There is a concern that more prescription drug shortages might occur if a second wave of the COVID-19 pandemic happens and if American hospitals and health agencies are allowed to import more medications from Canada.
In Sudbury, Health Sciences North said it is aware of the situation, but so far, drug shortages have not been an issue.
"HSN monitors this closely, and at this point, we have been able to manage supplies without impact on patient care," said the reply from the hospital.
The issue was more urgent back in March when the number of coronavirus cases was beginning to spike in most parts of Canada Because of the concern raised by Health Canada, Patty Hadju, the federal Minister of Health signed an interim order (IO) "that allows certain drugs that may not fully meet regulatory requirements to be imported and sold in Canada."
Christina Adams, the chief pharmacy officer with the Canadian Society of Hospital Pharmacists (CSHP) said this meant that Canada was able to import medications from the U.K. and Europe, specifically those drugs that were on the "Tier-3" list.
"Tier-3 status are essentially medications that are either short or anticipated to be short in Canada that have a significant clinical impact on the health of Canadians if those medications are not available," Adams explained.
Health Canada has a list of 32 Tier-3 drugs that are in short supply. Of that number, 24 are drugs used to treat COVID-19 and related ailments. These drugs include pain medications, sedatives and paralytic agents for patients being put on respiratory ventilators or undergoing surgery.
Health Canada, on its website, also stated that there are several reasons for the shortages; among them are supply issues in obtaining raw materials from overseas sources, manufacturing issues with equipment problems, recall problems and contract issues such as sole sourcing for numerous drugs.
Health Canada said it also recognizes the negative impact of drug shortages on patients, health-care professionals and the health-care system, and is working with stakeholders throughout the supply chain to better prevent, mitigate and communicate shortages.
Adams said health care providers were indeed worried earlier this year.
"At the beginning of this pandemic when we weren't sure what the numbers would be for Canada, there was definitely a significant concern of not having enough medications to meet the needs of Canadians if we were to have the type of surge that was seen in New York City,” she said.
As things turned out, Canada got through the worst of it.
"We had enough for the Canadian drug supply at the time,” Adams said. “We didn't have anything short. We had a good supply. What the COVID-19 pandemic did was tell us we needed a lot of more and that's where it was an anticipated shortage because if we were going to have large numbers of patients with COVID-19 we might run out of medications because it was more than what our usual demand is.”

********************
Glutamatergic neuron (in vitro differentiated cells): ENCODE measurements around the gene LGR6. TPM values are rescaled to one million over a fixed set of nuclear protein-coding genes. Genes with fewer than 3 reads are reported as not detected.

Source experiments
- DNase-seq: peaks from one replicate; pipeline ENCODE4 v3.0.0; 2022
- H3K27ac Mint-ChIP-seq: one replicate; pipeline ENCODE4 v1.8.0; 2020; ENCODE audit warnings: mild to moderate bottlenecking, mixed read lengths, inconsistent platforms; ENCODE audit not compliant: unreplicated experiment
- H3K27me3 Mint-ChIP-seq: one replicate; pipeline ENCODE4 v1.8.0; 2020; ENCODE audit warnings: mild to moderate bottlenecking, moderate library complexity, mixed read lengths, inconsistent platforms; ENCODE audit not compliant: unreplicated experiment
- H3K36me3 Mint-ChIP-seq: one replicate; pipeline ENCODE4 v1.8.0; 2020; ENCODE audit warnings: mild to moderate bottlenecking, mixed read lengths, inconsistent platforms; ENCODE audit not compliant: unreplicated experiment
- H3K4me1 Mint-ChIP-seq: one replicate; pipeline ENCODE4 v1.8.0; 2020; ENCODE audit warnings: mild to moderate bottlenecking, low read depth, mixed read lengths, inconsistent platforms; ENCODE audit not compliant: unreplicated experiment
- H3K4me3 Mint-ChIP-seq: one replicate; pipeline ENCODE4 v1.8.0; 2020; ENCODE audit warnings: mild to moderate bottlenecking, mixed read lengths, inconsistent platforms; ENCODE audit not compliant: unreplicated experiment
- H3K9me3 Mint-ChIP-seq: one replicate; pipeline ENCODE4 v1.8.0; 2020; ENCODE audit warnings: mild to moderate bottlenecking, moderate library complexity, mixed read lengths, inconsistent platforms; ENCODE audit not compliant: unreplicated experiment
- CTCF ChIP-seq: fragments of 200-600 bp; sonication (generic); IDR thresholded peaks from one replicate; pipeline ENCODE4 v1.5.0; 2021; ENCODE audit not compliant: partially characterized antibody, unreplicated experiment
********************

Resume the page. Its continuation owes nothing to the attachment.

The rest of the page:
Holding our own
"At the moment we are holding our own. Our numbers are sufficiently low and they have remained that way more or less in the majority of Canada to ensure we have enough medications to meet the needs of our patients. By being able to flatten the curve and bring down the numbers even more, we gave the manufacturers time to ramp up production."
Adams said she is still concerned by talk coming from south of the border to have American hospitals and health agencies try to tap into Canada's drug supply. It is something she strongly opposes.
Earlier this year, Adams spoke to the Connecticut General Assembly to reveal that the CSHP is against the idea of the U.S. importing more pharmaceuticals from Canada, an idea that was being discussed by legislators in the U.S. Adams testified that Canada does not have the capacity to become a drug supplier for the United States.
"Our nation of 38 million people does not have the pharmaceutical supply for your 329 million citizens. We’re already experiencing drug shortages. Currently, there are as many as 2,000 medications in short supply," Adams said.
In the meantime, Adams said there are steps that can be taken to avoid future shortages, such as allowing Canadian pharmaceutical companies to produce more.
"Health Canada has the ability to do that up to point,” she said. “It is a very delicate balance for them I'm sure between allowing a private company to operate privately but also ensuring that Health Canada is looking out for the needs of Canadians in ensuring we have enough medications for everyone.”
Adams added that Canadian drug manufacturers should be encouraged to produce a wider variety of pharmaceuticals on their own and not be left to rely on international drug firms.
Expecting second wave
"We are expecting a second wave, and we have been planning for that with the amount of medications we are trying to secure,” she said.
“If we have a COVID-19 surge in the fall we should be fine. The only time I think we would not be is if there was a disruption in the supply chain that was outside of Canada's borders that we didn't have any ability to influence."
She said this could be from trade restrictions, a shortage of raw materials from international drug supply companies, or unusually high demand for medications from other countries, such as the United States.
"I will say a shortage is unlikely for Canada, but I won't say it won't happen, because you never know."